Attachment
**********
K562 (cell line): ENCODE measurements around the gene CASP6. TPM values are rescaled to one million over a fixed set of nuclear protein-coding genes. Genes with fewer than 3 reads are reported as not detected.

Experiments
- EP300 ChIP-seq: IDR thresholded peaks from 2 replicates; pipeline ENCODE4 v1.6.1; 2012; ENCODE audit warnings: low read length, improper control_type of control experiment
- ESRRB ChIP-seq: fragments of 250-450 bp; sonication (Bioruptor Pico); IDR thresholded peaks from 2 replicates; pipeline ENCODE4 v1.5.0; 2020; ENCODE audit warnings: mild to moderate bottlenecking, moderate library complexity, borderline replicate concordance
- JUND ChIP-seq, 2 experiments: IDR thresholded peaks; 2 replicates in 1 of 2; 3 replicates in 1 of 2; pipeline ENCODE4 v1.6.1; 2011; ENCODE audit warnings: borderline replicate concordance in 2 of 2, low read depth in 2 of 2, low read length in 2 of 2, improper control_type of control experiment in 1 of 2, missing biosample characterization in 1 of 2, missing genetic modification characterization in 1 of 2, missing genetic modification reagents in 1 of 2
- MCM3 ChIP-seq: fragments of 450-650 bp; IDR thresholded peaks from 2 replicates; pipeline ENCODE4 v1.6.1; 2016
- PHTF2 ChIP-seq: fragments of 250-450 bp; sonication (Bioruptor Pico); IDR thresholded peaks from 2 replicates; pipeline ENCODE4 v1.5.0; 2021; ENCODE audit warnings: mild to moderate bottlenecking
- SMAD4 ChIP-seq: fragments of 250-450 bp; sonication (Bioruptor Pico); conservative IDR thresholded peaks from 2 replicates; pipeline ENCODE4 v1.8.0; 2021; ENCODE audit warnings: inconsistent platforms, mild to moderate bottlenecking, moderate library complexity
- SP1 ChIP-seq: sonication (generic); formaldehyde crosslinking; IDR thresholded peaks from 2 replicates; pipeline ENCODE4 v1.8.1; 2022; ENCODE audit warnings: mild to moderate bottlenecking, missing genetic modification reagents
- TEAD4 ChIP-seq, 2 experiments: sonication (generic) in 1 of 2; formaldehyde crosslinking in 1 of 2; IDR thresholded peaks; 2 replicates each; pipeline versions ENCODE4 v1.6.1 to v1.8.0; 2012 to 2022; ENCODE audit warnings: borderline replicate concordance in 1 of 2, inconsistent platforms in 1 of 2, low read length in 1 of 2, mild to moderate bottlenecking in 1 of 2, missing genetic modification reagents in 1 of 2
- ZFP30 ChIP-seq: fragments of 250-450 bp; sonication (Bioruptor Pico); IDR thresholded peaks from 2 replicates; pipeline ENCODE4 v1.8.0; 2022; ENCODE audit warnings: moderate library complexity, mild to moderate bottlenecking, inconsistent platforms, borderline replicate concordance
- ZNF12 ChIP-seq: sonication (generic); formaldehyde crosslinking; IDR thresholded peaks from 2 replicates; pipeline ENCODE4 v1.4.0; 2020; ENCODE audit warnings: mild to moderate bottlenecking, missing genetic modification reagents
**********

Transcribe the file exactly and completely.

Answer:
K562 (cell line): ENCODE measurements around the gene CASP6. TPM values are rescaled to one million over a fixed set of nuclear protein-coding genes. Genes with fewer than 3 reads are reported as not detected.

Experiments
- EP300 ChIP-seq: IDR thresholded peaks from 2 replicates; pipeline ENCODE4 v1.6.1; 2012; ENCODE audit warnings: low read length, improper control_type of control experiment
- ESRRB ChIP-seq: fragments of 250-450 bp; sonication (Bioruptor Pico); IDR thresholded peaks from 2 replicates; pipeline ENCODE4 v1.5.0; 2020; ENCODE audit warnings: mild to moderate bottlenecking, moderate library complexity, borderline replicate concordance
- JUND ChIP-seq, 2 experiments: IDR thresholded peaks; 2 replicates in 1 of 2; 3 replicates in 1 of 2; pipeline ENCODE4 v1.6.1; 2011; ENCODE audit warnings: borderline replicate concordance in 2 of 2, low read depth in 2 of 2, low read length in 2 of 2, improper control_type of control experiment in 1 of 2, missing biosample characterization in 1 of 2, missing genetic modification characterization in 1 of 2, missing genetic modification reagents in 1 of 2
- MCM3 ChIP-seq: fragments of 450-650 bp; IDR thresholded peaks from 2 replicates; pipeline ENCODE4 v1.6.1; 2016
- PHTF2 ChIP-seq: fragments of 250-450 bp; sonication (Bioruptor Pico); IDR thresholded peaks from 2 replicates; pipeline ENCODE4 v1.5.0; 2021; ENCODE audit warnings: mild to moderate bottlenecking
- SMAD4 ChIP-seq: fragments of 250-450 bp; sonication (Bioruptor Pico); conservative IDR thresholded peaks from 2 replicates; pipeline ENCODE4 v1.8.0; 2021; ENCODE audit warnings: inconsistent platforms, mild to moderate bottlenecking, moderate library complexity
- SP1 ChIP-seq: sonication (generic); formaldehyde crosslinking; IDR thresholded peaks from 2 replicates; pipeline ENCODE4 v1.8.1; 2022; ENCODE audit warnings: mild to moderate bottlenecking, missing genetic modification reagents
- TEAD4 ChIP-seq, 2 experiments: sonication (generic) in 1 of 2; formaldehyde crosslinking in 1 of 2; IDR thresholded peaks; 2 replicates each; pipeline versions ENCODE4 v1.6.1 to v1.8.0; 2012 to 2022; ENCODE audit warnings: borderline replicate concordance in 1 of 2, inconsistent platforms in 1 of 2, low read length in 1 of 2, mild to moderate bottlenecking in 1 of 2, missing genetic modification reagents in 1 of 2
- ZFP30 ChIP-seq: fragments of 250-450 bp; sonication (Bioruptor Pico); IDR thresholded peaks from 2 replicates; pipeline ENCODE4 v1.8.0; 2022; ENCODE audit warnings: moderate library complexity, mild to moderate bottlenecking, inconsistent platforms, borderline replicate concordance
- ZNF12 ChIP-seq: sonication (generic); formaldehyde crosslinking; IDR thresholded peaks from 2 replicates; pipeline ENCODE4 v1.4.0; 2020; ENCODE audit warnings: mild to moderate bottlenecking, missing genetic modification reagents